While I know Digistor 3D/VFX customers are no stranger to V-Ray, it's used across many industries and the Chaos Group tours always see heavy turnouts, I still wanted to take a moment to describe it. V-Ray is an advanced CPU based global illumination raytracer that can efficiently create photo-real results like these featured in the V-ray Gallery and Showreel.

V-Ray 2016 Showreel

While some customers are constantly experimenting with it's numerous expert-mode options or using every last feature, a majority find their preferred workflow as quickly as possible and use it to produce consistently amazing work without exploring too deep. It's these customers this post is predominately intended for.

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V-Ray RT is a modern next-generation 3D render engine included with V-Ray designed for real-time throughput. Essentially what that means is it's able to render live, updated, scene data and display regular result outputs as it progresses. Over the years I've only recommended this for look development and preview renders, and even though it's still not quite at feature parity with regular V-Ray it's definitely become mature enough that this is no longer the case. Provided your scenes only use it's supported features you can use it for final production renders.

V-Ray RT not only runs on the CPU, but can run on the GPU too

While V-Ray RT can be used on existing workstation and render-farms using the CPU it also includes a powerful GPU powered kernel designed for high performance on multiple graphics cards. While the cross-vendor OpenCL option is available Digistor only recommends using it in CUDA mode which is only available on nVidia GPUS, the more modern the better - and preferably on a dedicated card so your main graphics system can continue driving the desktop and main 3D viewports.

V-Ray RT Network Distributed GPU Rendering

Similar to V-Ray's "bucket" style Distributed Rendering, V-Ray RT is also supported on renderfarms and can be used over the network in both CPU and GPU modes.

Unlike some versions of regular V-Ray, V-Ray RT's GPU network spawner mode is not dependent the plugin host application being installed to render, as the scene data must be fully translated into a V-Ray RT GPU compatible format (which is a normally undesirable overhead). This makes it simpler to purchase dedicated GPU powered devices, such as the nVidia Visual Computing Appliance (VCA) and other solutions are available to give an instant speed boost to your V-Ray RT rendering.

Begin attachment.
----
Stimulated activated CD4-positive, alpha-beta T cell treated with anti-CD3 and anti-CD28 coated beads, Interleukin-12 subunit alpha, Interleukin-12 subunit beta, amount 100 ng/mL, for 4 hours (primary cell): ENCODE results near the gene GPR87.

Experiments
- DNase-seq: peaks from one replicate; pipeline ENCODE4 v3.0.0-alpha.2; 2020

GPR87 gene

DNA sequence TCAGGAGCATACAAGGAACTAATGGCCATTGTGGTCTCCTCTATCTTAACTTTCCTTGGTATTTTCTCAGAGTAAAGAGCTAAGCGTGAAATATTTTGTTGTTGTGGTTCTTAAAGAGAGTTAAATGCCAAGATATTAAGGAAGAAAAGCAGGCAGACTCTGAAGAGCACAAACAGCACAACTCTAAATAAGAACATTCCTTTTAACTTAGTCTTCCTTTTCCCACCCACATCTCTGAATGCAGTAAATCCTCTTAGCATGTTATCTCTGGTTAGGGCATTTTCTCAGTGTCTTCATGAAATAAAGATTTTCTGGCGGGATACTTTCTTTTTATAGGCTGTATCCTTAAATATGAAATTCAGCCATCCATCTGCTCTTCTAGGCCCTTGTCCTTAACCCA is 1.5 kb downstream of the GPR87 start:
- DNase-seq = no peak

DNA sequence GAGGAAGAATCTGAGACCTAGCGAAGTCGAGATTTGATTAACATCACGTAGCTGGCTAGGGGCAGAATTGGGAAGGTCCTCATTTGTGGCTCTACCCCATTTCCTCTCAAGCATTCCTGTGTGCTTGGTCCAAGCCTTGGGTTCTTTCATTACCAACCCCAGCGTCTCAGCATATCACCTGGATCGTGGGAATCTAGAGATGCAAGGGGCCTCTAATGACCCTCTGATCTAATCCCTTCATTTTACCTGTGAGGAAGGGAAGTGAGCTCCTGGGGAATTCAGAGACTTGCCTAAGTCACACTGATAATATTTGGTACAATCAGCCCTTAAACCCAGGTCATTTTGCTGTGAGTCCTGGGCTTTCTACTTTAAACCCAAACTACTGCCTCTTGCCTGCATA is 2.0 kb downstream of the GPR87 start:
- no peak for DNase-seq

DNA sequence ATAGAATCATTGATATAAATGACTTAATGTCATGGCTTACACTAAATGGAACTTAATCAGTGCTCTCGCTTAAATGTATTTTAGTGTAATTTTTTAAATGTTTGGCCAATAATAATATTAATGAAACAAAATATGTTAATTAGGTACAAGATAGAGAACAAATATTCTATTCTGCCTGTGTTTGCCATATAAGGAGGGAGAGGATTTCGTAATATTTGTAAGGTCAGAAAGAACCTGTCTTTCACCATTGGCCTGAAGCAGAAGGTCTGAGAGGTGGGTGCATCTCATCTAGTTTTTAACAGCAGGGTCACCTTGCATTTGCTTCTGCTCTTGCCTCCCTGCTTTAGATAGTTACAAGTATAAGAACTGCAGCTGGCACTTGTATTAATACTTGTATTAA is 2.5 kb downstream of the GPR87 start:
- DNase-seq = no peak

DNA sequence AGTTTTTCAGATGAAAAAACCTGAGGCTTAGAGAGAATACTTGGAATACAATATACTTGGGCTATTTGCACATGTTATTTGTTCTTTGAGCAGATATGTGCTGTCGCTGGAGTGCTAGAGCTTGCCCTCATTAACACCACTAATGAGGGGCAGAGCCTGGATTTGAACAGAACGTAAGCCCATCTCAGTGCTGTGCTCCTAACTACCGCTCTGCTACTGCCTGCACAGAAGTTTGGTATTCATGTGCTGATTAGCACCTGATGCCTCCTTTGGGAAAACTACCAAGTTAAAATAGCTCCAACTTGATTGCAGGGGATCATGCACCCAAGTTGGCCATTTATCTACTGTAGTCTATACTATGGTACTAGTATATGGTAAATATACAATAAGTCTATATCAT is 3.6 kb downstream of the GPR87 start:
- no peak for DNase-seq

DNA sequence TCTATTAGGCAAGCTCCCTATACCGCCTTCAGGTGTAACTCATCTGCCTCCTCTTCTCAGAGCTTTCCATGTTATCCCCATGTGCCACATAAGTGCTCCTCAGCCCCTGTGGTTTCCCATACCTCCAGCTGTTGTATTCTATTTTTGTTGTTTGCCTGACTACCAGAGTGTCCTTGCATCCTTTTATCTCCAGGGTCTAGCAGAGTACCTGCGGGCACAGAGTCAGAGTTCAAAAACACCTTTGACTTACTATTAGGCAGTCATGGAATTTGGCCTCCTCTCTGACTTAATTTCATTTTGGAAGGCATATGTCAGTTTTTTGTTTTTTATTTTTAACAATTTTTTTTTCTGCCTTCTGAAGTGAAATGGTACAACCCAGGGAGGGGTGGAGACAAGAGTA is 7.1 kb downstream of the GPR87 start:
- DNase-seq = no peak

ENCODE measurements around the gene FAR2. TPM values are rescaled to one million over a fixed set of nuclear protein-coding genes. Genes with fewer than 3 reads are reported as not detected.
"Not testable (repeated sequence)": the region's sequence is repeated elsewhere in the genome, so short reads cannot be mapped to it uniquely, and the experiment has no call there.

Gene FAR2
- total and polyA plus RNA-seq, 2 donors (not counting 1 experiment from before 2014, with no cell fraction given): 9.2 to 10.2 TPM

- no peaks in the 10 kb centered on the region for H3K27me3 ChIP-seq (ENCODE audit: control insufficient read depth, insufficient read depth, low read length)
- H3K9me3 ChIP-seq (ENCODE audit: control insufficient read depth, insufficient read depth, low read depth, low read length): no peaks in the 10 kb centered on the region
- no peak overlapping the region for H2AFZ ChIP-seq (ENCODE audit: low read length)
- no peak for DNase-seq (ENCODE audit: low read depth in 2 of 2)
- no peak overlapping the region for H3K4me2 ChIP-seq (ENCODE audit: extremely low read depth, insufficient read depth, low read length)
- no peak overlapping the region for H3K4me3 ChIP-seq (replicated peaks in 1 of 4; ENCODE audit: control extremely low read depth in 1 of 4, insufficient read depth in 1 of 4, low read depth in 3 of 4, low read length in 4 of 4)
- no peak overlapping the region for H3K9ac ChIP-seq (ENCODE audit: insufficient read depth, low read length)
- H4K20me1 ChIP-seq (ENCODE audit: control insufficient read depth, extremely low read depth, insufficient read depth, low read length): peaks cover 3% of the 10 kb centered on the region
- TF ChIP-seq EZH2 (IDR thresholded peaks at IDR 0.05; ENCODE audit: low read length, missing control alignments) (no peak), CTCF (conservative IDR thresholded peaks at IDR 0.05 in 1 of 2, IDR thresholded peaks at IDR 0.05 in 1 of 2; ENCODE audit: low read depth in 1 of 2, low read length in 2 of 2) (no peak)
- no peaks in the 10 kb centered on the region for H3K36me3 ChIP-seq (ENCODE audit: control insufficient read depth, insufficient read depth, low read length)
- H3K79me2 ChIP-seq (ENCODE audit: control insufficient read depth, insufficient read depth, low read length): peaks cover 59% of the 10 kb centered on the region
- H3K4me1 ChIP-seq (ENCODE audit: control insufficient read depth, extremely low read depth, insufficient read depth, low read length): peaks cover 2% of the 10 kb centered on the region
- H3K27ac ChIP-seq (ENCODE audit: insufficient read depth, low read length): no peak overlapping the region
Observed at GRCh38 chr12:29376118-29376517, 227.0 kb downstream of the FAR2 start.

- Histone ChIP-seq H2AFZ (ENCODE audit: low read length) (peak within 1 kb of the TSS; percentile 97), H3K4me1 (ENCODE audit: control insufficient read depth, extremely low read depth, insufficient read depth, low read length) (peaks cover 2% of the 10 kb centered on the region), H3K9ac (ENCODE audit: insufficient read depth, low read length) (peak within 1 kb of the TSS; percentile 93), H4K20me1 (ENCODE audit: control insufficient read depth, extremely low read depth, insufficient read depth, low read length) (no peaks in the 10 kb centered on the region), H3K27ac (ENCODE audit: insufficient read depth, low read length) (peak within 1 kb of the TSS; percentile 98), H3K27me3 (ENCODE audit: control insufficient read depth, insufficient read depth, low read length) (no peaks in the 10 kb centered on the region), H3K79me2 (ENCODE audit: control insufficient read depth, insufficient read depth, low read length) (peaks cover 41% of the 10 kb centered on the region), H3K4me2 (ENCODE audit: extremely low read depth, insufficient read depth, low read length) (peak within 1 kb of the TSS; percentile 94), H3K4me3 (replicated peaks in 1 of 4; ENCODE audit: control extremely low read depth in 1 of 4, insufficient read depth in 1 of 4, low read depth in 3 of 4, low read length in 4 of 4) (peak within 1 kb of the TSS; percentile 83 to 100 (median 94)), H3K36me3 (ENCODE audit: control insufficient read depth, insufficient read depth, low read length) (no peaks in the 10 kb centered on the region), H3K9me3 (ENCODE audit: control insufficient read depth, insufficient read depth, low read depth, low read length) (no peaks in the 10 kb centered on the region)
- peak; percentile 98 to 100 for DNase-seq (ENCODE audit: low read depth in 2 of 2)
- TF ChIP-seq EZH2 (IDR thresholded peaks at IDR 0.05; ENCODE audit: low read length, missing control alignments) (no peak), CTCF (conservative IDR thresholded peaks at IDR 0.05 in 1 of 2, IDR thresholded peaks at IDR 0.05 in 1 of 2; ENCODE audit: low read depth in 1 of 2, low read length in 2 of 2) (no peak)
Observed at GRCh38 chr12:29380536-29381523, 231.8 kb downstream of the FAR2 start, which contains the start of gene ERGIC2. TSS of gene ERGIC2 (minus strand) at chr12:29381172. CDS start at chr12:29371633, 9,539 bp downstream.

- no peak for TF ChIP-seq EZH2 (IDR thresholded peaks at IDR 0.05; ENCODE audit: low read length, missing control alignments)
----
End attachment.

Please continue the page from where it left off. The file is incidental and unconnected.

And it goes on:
Current Limitations

Unfortunately not all V-Ray features are yet supported in RT so Chaos Group publish the up-to-date feature comparison list here, showing what's supported in both CPU and GPU modes. Beyond that, CPU mode works as you'd expect, where as GPU mode has an additional resource you'll need to be aware of. GPU RAM.

Until relatively recently the only way to get a reasonable amount of RAM on a GPU was on the highest end Quadro and Tesla graphics cards, but the nVidia Titan series changed everything and each iteration has only gotten stronger. The latest model, dubbed Titan X (Pascal) has 12GB of high bandwidth graphics RAM. This resource limit is extremely strict. If your scene data fits within this hard limit it can be rendered on that GPU, if not, it can't. Adding multiple cards to a system unfortunately doesn't increased this limit as they all must load an independent copy of the scene data. Should you go over your limit you'll need to either optimise your scene complexity or drop back to CPU mode. This resource limit is easily the number 1 limitation to the technology.

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The near future of GPU rendering

Thankfully technology never stands still and nVidia have been busy working on a solution - NV-Link . NV-Link is a high speed GPU-to-GPU data bus designed for graphics cards to access each others RAM directly, bypassing the PCI-Express bus they use to communicate with the host CPUs. This allows multi-card GPU RAM to become cumulative, thus changing things dramatically. Once you can expand your available GPU RAM by simply linking them together it makes expandable, stackable, large scene GPU rendering appliances possible, so watch this space. In the mean time, the speed returns of working within the current limits is more than worth it.

Please get in touch with Digistor and check out Chaos Group's in depth guide to GPU rendering.

You can see some great example of how a GPU powered network renderfarm greatly increases performance for production renderers in this example tutorial using Forest Pack and this Chaosgroup VCA Demonstration.

GPUS are also in the cloud, it's a bit old now but here's an interesting MotionBuilder GPU Cloud Integration Experiment.